As expected, the Washington Commanders’ first season under owner Josh Harris was the last under head coach Ron Rivera.
Rivera was the second head coach fired on Black Monday after the Atlanta Hawks announced the dismissal of Arthur Smith.
The decision by the new ownership, which seeks to rebuild a franchise that languished under prior owner Dan Snyder, comes a day after Rivera led the team to a 4-13 record. Minutes after the change was announced, Harris added that former Golden State Warriors GM Bob Myers and former Vikings GM Rick Spielman would assist co-owners Mitch Rales, Magic Johnson, and David Blitzer in a search for a new head coach and a head of football operations.
“To deliver upon our ultimate goal of becoming an elite franchise and consistently competing for the Super Bowl, there is a lot to do, and first we must establish a strong organizational infrastructure led by the industry’s best and most talented individuals,” Harris said. “As such, we will conduct a thorough search process to ensure we find the right candidates to guide this franchise forward. I consider these decisions to be among the most critical I make for the franchise — attracting exceptional talent, empowering them to lead and holding them accountable. I look forward to being personally involved throughout this process.”
Myers’s advisory role allow him to continue his work as an NBA analyst with ESPN, a source told Front Office Sports.
Rivera was hired by Snyder four years ago amid an NFL workplace investigation that saw several staffers implicated in misconduct. While Harris credited Rivera for helping “navigate this organization through some challenging times,” his first season in 2020 was the only campaign that led to a playoff appearance.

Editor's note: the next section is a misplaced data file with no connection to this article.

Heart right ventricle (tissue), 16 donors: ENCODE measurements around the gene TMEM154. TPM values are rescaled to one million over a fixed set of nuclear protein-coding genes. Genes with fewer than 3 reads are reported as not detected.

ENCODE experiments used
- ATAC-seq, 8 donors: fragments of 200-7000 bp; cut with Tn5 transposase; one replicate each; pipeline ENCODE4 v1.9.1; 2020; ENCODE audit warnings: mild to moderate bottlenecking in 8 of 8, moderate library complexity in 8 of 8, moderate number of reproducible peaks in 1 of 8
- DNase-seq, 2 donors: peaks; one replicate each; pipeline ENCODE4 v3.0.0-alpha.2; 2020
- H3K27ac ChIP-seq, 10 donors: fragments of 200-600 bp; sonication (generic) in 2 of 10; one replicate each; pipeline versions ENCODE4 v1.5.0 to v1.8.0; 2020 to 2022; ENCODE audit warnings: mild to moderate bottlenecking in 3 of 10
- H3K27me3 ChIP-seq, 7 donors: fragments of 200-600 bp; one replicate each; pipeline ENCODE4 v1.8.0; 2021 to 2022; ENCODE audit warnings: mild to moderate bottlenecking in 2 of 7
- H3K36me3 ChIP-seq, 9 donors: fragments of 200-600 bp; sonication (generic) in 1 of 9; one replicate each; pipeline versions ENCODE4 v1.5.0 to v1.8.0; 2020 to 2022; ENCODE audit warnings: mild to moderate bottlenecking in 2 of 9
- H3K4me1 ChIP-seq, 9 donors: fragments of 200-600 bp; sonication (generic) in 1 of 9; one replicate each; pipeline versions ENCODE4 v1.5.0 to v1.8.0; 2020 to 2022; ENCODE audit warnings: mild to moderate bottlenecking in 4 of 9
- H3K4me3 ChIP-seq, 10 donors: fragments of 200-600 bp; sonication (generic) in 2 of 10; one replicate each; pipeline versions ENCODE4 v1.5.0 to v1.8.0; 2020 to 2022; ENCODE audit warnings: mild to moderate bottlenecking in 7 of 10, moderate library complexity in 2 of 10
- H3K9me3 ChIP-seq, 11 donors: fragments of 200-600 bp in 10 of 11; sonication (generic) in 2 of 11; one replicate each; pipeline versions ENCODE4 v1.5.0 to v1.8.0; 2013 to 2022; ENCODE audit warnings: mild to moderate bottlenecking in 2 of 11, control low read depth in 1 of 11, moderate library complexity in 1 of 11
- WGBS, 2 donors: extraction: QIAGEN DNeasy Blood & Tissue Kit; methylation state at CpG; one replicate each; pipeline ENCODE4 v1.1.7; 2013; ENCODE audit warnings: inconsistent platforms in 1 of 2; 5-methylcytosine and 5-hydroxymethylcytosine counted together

Rivera finished with a 26-40-1 record over four seasons.
“I want every Washington fan to know how much I appreciate your unwavering support,” Rivera said in a statement. “Through all the name changes, roster moves, non-football headlines and seasons that did not meet your expectations, you still stood by this team. We did win an NFC East title in 2020, but we fell short since then and for that, I am truly disappointed.
“It wasn’t easy and there is a lot more to be done, but I believe we began to change the culture of this organization in meaningful ways. And on a personal note, it has been one of the greatest honors of my career to serve this franchise and those who cheer it on every week.”
Smith was 21-30 over three seasons and never secured a playoff berth.
The Carolina Panthers announced Monday that they had parted ways with GM Scott Fitterer, a move that followed the midseason firing of Frank Reich.
“As we move forward with the new direction for our franchise, I have made the decision that Scott Fitterer will no longer serve as our general manager,” Panthers owner David Tepper said in a statement. “I appreciate Scott’s efforts and wish the best for him and his family.”